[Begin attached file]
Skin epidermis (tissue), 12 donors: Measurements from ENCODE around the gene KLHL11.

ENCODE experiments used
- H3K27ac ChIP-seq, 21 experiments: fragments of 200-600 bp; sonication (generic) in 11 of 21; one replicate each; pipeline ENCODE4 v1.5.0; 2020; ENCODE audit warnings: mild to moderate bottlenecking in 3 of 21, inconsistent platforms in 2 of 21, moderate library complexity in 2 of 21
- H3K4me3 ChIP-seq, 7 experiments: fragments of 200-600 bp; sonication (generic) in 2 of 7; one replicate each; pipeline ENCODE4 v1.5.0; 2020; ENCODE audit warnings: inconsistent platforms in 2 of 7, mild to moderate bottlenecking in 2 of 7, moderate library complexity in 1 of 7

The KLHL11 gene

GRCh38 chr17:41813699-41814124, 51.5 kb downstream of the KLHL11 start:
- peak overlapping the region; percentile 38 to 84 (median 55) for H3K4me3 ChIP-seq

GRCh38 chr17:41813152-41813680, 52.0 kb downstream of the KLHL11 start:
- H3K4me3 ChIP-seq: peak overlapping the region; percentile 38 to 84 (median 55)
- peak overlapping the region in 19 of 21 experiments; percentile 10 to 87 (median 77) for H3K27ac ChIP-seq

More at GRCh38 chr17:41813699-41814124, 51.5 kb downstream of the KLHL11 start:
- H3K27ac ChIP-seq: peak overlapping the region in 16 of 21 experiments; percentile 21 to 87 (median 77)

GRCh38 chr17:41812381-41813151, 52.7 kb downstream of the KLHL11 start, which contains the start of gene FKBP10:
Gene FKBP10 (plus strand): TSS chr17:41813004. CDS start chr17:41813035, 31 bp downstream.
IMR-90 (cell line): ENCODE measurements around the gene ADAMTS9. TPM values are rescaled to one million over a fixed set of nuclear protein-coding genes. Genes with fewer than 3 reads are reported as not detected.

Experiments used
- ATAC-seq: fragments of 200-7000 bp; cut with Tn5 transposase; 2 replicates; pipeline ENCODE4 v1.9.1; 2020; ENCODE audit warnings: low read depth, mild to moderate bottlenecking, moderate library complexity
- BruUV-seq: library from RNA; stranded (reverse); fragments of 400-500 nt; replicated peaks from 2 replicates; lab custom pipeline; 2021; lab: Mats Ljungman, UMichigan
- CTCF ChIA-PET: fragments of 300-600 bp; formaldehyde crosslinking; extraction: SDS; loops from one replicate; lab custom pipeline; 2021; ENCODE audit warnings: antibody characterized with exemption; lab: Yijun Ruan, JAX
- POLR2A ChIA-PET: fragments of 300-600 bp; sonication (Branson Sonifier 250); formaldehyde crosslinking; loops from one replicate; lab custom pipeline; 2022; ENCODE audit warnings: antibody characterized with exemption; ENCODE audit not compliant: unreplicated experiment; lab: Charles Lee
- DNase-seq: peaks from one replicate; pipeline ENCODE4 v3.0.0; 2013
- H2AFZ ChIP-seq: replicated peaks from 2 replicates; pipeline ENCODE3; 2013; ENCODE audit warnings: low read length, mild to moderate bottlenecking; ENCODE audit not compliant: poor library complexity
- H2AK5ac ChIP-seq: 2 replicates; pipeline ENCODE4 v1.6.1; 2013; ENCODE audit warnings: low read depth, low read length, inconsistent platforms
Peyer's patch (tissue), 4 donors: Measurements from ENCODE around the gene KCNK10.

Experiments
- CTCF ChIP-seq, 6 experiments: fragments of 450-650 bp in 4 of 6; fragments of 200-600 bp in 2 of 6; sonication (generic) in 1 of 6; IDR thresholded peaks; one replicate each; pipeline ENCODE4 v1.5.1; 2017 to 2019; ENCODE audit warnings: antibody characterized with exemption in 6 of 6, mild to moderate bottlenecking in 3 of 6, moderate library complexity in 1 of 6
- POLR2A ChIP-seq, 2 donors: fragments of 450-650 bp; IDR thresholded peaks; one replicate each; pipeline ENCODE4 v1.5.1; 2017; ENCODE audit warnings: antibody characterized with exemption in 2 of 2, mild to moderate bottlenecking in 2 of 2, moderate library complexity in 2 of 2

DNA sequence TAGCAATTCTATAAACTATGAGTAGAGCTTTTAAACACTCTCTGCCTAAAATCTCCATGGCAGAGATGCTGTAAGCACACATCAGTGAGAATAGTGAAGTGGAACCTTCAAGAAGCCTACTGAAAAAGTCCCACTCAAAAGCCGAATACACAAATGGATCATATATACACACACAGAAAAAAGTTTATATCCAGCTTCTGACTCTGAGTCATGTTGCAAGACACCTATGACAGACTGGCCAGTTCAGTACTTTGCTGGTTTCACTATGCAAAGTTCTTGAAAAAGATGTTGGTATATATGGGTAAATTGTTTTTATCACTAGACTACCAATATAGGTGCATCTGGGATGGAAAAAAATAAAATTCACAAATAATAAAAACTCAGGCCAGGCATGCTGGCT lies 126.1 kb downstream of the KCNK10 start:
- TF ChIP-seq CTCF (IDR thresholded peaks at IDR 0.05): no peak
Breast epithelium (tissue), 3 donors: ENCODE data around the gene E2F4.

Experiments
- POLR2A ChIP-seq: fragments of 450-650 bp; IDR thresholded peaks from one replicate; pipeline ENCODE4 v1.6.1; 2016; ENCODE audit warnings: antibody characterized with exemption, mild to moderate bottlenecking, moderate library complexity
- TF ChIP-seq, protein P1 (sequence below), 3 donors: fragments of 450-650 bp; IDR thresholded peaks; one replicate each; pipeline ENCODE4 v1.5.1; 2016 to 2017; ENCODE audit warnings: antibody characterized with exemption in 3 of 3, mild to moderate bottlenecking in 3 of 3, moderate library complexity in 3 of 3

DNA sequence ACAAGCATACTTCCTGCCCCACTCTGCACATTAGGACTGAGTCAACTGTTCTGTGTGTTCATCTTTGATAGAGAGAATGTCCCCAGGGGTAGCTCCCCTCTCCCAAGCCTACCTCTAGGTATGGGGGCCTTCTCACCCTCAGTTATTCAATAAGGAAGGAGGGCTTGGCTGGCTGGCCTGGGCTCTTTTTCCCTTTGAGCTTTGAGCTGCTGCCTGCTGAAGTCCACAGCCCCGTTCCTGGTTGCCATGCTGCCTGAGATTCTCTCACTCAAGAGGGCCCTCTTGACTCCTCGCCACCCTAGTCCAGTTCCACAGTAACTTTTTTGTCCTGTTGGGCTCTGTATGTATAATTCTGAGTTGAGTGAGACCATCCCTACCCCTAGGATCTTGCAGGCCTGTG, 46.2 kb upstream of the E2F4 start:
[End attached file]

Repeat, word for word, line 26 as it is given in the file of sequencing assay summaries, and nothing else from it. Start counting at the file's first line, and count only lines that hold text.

- CTCF ChIP-seq, 6 experiments: fragments of 450-650 bp in 4 of 6; fragments of 200-600 bp in 2 of 6; sonication (generic) in 1 of 6; IDR thresholded peaks; one replicate each; pipeline ENCODE4 v1.5.1; 2017 to 2019; ENCODE audit warnings: antibody characterized with exemption in 6 of 6, mild to moderate bottlenecking in 3 of 6, moderate library complexity in 1 of 6